Certainly Fauci’s career is based on it. Fauci has been testing on animals for close to four decades, and failing to produce results for just as long. In the 1980s, he infected chimps with HIV in his quest for a vaccine that still doesn’t exist. When that approach failed, he proposed moving on to other animals. As recently as 2016, he was still touting the likelihood of a new HIV vaccine based on animal studies. After a drug taken for intestinal illnesses showed promise in suppressing HIV in monkeys, Fauci personally flew to Boston to deliver the good news to the drug maker’s executives. Two years later, it turned out to be another dud.
The Fauci of the 1980s at least had an excuse. Animal models may have been disastrous in terms of their predictive powers for humans, but it was arguably the best option scientists had at the time. In 2021, that isn’t even remotely true.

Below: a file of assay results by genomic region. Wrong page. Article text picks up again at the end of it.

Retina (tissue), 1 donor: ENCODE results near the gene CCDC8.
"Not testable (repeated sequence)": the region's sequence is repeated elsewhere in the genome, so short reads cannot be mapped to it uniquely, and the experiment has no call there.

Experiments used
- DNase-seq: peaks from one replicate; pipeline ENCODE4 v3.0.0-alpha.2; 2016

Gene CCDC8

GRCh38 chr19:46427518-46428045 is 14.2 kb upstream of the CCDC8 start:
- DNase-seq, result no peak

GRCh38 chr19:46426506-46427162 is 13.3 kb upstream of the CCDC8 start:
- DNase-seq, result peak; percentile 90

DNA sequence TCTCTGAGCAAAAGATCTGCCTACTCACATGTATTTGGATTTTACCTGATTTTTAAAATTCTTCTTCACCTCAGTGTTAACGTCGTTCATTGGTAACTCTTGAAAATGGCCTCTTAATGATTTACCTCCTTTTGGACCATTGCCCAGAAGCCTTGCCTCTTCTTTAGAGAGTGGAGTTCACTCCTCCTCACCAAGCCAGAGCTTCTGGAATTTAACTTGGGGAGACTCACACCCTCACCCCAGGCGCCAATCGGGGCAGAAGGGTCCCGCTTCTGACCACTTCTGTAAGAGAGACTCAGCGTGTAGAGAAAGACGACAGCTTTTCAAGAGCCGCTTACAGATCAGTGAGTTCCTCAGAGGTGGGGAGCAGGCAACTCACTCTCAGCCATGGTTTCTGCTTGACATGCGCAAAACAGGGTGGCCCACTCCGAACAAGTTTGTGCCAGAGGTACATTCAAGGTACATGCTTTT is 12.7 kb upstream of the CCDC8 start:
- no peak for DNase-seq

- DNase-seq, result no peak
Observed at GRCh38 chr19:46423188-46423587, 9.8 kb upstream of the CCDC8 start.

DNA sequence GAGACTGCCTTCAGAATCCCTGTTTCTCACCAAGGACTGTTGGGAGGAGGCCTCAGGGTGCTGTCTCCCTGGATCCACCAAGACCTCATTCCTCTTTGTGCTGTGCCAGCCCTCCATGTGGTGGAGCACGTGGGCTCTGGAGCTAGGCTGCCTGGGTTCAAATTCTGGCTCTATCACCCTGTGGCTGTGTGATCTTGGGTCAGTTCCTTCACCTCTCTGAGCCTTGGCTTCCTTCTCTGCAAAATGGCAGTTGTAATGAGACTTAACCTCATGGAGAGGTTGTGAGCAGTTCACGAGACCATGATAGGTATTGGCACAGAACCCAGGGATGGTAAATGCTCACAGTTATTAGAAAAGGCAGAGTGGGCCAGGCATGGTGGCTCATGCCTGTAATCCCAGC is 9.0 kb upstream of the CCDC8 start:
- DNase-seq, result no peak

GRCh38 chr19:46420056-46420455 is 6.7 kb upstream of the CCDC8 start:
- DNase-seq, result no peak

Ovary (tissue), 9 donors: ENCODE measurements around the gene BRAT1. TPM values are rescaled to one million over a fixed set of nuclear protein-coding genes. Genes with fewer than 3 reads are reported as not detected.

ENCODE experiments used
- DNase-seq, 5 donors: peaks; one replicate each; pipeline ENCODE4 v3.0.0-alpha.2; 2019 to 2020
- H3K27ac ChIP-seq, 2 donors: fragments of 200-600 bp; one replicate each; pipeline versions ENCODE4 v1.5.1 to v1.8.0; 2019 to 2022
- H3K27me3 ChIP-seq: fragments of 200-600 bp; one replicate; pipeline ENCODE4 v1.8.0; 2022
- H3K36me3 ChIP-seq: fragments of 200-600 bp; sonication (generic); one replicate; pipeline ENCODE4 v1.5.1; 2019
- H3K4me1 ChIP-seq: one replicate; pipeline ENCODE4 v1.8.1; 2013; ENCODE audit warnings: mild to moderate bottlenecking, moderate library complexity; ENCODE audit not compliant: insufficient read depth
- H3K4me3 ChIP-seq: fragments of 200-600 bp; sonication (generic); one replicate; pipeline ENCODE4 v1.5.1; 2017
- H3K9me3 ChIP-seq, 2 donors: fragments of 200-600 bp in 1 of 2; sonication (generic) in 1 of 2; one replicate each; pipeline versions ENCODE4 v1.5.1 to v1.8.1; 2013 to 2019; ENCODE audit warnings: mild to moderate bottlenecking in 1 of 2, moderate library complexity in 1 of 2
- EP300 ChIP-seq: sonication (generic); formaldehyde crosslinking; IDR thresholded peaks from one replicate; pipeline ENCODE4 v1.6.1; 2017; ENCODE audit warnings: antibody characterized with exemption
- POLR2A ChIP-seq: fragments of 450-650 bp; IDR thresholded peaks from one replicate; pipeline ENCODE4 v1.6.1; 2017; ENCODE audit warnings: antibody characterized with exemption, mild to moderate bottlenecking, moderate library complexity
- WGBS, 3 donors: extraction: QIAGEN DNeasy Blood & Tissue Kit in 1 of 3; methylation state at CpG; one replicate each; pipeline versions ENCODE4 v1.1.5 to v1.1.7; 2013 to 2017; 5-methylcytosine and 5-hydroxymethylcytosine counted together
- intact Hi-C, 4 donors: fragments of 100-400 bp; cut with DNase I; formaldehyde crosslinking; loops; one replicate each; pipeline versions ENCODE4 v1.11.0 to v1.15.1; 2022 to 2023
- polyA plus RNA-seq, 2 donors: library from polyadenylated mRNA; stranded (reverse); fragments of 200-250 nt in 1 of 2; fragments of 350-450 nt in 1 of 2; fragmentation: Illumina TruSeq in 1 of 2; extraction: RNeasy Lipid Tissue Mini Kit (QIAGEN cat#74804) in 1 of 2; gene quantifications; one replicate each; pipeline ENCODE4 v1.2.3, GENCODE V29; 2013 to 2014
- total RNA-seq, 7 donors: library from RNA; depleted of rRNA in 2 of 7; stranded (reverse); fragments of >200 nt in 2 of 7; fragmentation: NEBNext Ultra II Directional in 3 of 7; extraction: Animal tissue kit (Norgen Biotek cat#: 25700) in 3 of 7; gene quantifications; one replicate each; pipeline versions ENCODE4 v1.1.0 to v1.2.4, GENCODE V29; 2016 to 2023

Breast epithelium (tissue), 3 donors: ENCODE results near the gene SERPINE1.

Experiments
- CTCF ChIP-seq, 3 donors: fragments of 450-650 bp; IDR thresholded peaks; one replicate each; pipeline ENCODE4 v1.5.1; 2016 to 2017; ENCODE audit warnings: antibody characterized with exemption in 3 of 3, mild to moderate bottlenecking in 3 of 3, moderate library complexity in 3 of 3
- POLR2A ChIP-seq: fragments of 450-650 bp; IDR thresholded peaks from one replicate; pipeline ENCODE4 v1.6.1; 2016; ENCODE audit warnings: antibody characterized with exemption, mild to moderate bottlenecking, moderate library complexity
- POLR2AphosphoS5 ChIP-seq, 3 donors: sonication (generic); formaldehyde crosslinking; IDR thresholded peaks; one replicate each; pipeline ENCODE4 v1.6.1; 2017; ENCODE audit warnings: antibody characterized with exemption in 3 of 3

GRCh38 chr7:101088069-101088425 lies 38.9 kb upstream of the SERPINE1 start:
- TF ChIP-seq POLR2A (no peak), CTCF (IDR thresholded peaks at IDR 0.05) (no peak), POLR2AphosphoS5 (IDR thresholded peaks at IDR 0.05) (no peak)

“Knowledge in the life sciences doubles every seven years,” Dr. Thomas Hartung, a toxicologist who directs Johns Hopkins University’s Center for Alternatives to Animal Testing, told me. “We have about 1,000 times more knowledge now than at the time we designed animal tests.”
Today, scientists can create “mini-brains” to investigate whether and how SARS-CoV-2 affects brain cells. Machine learning software can outperform animal tests in predicting the toxicity of tens of thousands of chemicals in humans. “Organs-on-a-chip” technology uses tissue derived from stem cells to create simulated organs on a slide the size of a USB stick, which can be combined to create simulations of the entire human body. In the near future, AI will likely be able to extrapolate from these simulations to model an entire patient population. That technology could supplant the entire animal trial stage of the drug development process, with results that actually tell you something.
But calling these “alternatives” to animal testing is, in a sense, misleading, Jeremy Beckham, an animal rights advocate and public health expert, told me. That would imply that what they were replacing had some utility in the first place.